Why I Left My Corporate Career and Became a Social Entrepreneur
In 2004, when I was in my early 30s, I was a successful executive at a massive global corporation and thought I had it all. But one night, during a business trip to Peru, I realized I had it all wrong.
I had spent a week visiting mines that my company owned, witnessing first-hand the terrible working conditions the miners faced. At the same time, I was representing my company as they made a cost-cutting deal that stripped those same miners of their jobs.
One night in my hotel, I woke to an epiphany. Was this how I would spend my life, making the rich richer and the poor poorer? I was part of an unjust system, and couldn’t bear it any longer.
I returned to Switzerland, quit my job and sold my belongings. I wanted a new life. I wanted to improve the world, but did not know how.
In need of distance, I bought a one-way ticket to Mexico and began traveling around Latin America, a region I had come to love. I had more existential doubts, this time about whether I had made the right decision. Yet, every time I reaffirmed my choice, a new opportunity arose.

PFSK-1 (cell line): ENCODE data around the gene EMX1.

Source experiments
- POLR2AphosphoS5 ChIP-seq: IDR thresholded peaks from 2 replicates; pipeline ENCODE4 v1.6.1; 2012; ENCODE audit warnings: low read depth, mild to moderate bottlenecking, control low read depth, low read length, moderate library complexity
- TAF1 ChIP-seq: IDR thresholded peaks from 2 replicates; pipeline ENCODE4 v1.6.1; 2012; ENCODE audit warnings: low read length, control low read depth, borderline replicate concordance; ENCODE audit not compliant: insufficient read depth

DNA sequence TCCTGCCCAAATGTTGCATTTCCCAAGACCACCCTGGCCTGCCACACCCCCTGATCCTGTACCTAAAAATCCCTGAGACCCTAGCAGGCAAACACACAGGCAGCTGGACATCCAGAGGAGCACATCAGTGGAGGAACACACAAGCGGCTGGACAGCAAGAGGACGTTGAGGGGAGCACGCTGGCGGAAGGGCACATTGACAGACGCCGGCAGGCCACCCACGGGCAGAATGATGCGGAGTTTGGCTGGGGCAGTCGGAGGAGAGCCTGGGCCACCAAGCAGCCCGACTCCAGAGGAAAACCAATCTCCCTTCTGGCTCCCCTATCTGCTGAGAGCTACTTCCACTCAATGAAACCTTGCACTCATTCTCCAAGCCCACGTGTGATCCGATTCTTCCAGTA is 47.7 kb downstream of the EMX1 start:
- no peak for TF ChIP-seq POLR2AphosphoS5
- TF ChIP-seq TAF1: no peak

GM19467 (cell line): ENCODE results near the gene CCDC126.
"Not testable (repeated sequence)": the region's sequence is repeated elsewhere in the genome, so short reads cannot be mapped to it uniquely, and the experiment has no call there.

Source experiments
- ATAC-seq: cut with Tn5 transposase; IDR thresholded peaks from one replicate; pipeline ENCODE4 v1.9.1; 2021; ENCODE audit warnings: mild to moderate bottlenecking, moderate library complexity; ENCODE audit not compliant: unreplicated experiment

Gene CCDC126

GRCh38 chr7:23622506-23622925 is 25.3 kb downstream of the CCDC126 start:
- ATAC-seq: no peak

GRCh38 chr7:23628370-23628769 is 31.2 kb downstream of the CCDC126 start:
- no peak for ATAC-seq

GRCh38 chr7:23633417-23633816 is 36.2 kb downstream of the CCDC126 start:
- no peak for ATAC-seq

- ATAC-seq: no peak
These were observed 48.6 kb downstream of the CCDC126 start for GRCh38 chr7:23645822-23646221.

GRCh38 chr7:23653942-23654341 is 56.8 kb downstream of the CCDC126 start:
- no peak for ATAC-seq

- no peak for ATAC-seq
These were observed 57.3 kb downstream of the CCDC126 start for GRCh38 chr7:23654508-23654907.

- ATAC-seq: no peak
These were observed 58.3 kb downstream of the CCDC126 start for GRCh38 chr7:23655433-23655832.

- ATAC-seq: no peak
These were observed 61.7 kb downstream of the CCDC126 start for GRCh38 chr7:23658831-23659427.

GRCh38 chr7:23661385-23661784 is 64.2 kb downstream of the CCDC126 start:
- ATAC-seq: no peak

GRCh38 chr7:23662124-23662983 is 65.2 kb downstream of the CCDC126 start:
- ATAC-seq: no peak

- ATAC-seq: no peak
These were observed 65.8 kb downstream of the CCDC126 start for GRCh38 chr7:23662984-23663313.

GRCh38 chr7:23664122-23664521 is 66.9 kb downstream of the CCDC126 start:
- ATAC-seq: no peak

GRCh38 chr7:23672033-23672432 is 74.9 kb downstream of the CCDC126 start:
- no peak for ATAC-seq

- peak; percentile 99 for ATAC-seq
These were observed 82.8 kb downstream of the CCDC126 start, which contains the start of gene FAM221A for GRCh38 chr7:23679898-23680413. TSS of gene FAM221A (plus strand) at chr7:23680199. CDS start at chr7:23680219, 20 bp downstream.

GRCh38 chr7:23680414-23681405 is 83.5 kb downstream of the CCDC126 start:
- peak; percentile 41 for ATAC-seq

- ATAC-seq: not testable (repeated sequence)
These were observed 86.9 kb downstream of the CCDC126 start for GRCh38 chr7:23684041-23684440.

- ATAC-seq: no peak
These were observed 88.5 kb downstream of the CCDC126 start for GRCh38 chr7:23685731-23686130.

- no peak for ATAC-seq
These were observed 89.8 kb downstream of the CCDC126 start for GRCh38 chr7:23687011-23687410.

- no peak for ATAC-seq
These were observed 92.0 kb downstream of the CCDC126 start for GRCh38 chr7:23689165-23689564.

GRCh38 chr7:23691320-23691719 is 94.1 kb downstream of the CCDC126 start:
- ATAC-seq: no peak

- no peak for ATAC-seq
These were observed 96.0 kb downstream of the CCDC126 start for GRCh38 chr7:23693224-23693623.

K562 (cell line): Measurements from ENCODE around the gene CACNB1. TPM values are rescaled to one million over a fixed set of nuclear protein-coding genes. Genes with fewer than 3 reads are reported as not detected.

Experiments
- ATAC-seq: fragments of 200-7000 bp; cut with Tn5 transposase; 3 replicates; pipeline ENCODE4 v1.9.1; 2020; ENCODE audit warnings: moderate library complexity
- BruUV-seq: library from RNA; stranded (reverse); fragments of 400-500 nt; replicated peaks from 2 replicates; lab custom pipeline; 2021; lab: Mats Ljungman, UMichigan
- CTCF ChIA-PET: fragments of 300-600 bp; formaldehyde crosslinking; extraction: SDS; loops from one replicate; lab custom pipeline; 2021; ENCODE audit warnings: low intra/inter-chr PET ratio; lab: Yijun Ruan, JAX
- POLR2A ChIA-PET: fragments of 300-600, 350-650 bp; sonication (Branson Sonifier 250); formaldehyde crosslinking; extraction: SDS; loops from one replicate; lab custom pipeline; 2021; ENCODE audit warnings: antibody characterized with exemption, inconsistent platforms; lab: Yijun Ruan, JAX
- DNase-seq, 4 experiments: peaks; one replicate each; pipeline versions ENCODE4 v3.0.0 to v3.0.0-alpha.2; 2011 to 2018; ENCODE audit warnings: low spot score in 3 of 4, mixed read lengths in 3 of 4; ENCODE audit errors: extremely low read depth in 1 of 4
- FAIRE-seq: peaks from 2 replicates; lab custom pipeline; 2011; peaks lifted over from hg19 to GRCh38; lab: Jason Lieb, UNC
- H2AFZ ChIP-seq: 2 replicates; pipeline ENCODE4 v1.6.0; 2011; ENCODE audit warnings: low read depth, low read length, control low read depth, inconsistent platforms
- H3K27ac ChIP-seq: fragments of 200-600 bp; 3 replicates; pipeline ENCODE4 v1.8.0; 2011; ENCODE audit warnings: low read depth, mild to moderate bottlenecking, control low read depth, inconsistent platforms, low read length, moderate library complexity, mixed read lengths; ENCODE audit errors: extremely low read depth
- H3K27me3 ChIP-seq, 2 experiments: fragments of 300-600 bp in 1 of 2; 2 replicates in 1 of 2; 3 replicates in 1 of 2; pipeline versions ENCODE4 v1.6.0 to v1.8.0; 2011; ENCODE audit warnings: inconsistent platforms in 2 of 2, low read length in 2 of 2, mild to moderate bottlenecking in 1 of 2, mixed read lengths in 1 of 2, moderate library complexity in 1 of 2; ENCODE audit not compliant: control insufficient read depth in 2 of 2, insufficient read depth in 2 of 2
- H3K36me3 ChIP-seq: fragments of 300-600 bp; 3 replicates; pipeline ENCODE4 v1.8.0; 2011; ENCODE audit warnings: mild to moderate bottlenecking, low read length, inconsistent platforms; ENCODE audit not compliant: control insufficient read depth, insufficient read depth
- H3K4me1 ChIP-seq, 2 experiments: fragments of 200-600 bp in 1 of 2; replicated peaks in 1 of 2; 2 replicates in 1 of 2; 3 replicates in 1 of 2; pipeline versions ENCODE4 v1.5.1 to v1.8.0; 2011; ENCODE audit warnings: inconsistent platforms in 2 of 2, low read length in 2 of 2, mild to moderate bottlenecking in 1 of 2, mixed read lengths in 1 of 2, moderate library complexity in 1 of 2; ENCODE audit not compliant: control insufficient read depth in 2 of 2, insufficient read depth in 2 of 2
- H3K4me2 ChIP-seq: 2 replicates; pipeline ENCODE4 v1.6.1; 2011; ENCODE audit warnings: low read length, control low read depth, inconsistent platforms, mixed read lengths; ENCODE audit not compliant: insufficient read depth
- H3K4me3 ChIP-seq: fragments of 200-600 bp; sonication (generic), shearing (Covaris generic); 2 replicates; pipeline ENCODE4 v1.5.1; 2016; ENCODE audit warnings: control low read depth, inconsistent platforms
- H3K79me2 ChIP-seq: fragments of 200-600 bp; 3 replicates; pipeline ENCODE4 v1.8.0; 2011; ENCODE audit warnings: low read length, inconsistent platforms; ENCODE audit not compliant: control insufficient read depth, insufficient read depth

While travelling, I got to know some small-scale farmers and came to understand the enormous challenges they faced. Many lack the agricultural know-how and investments necessary to optimize cultivation, and sell to middlemen as they cannot access markets that pay a fair price for their produce. I began to wonder how I could use my business skills to help them improve their lives.
My answer became my purpose.
I founded Fairtrasa in 2005 to help small-scale farmers improve their production and gain crucial exposure to global markets. We began in Mexico and now work with producers in six countries. Our key innovation is our three-tier approach to development. Partnering with subsistence, semi-skilled and experienced farmers, we provide different levels and types of support to each — helping all of them improve production and revenue, as well as economic and ecological sustainability.
The impact on our farmers and their communities has been substantial, with growers’ income rising by up to 10-fold. More importantly, we have helped them understand that they can change their own lives.
As for me, my daily work is hardly different from before: I negotiate contracts, hedge currencies, plan shipments. But while I used to have a job, now I have a mission.
I have discovered what it means to be a social entrepreneur, a concept that was foreign to me when I started, but which I now identify with to my core. There are many of us out there — it is truly a revolution — and I believe that there are many others who are social entrepreneurs at heart but don’t realize it.
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